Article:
On Equal Terms: The Constitutional Politics of Educational Opportunity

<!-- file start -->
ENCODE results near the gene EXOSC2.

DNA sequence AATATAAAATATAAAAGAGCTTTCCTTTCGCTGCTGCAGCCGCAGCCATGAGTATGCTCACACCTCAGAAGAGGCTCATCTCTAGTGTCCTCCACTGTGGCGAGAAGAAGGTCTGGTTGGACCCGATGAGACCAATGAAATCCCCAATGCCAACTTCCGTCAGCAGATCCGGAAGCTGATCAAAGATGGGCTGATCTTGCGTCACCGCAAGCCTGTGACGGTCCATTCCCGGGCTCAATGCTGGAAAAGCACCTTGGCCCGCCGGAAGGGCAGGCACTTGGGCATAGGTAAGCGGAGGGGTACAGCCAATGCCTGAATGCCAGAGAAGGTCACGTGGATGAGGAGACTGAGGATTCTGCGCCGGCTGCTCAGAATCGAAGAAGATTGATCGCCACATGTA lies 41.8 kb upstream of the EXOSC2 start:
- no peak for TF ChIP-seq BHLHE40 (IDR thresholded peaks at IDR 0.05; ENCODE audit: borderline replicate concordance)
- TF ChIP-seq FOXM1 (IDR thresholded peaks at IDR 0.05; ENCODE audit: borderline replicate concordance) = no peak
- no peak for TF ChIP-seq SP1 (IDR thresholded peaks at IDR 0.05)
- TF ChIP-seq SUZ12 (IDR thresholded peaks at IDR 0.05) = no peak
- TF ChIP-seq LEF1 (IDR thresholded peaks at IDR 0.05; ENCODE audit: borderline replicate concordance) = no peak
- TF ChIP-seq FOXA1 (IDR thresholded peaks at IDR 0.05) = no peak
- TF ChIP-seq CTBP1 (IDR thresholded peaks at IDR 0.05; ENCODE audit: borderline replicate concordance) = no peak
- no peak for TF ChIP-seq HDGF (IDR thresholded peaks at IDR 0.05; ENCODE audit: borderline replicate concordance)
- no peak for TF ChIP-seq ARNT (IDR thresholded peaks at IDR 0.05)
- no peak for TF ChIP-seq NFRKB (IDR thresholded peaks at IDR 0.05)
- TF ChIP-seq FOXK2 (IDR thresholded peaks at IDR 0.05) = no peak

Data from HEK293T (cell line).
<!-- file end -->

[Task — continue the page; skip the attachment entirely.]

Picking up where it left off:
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Since Brown v. Board of Education and the desegregation battles of the 1960s and 1970s, the legal pursuit of educational opportunity in the United States has been framed largely around race. But for nearly thirty years now, a less-noticed but controversial legal campaign has been afoot to equalize or improve the resources of poorly funded schools. This book examines both the consequences of efforts to use state constitutional provisions to reduce the resource segregation of American schools and the politics of the opposition to these decisions. On Equal Terms compares the relative success of school finance lawsuits to the project of school desegregation and explores how race and class present sharply different obstacles to courts. Since a 1973 U.S. Supreme Court decision that effectively deferred to the states in the matter of educational equity, about a third of state judiciaries have mandated reform of state-level educational funding systems. Douglas Reed analyzes both the rhetoric of reform and the varying effects of these controversial decisions while critiquing the courts' failure to more clearly define educational equity. Well-written with keen insight throughout, the book concludes with an intriguing policy proposal that acknowledges obstacles to such efforts. This proposal aims to enhance education by fostering racial and economic integration locally. Setting the stage for a more coherent debate on this controversial issue and expanding our understanding of constitutional design, On Equal Terms will have far-reaching implications for law, public policy, politics, and not least, the future of American education.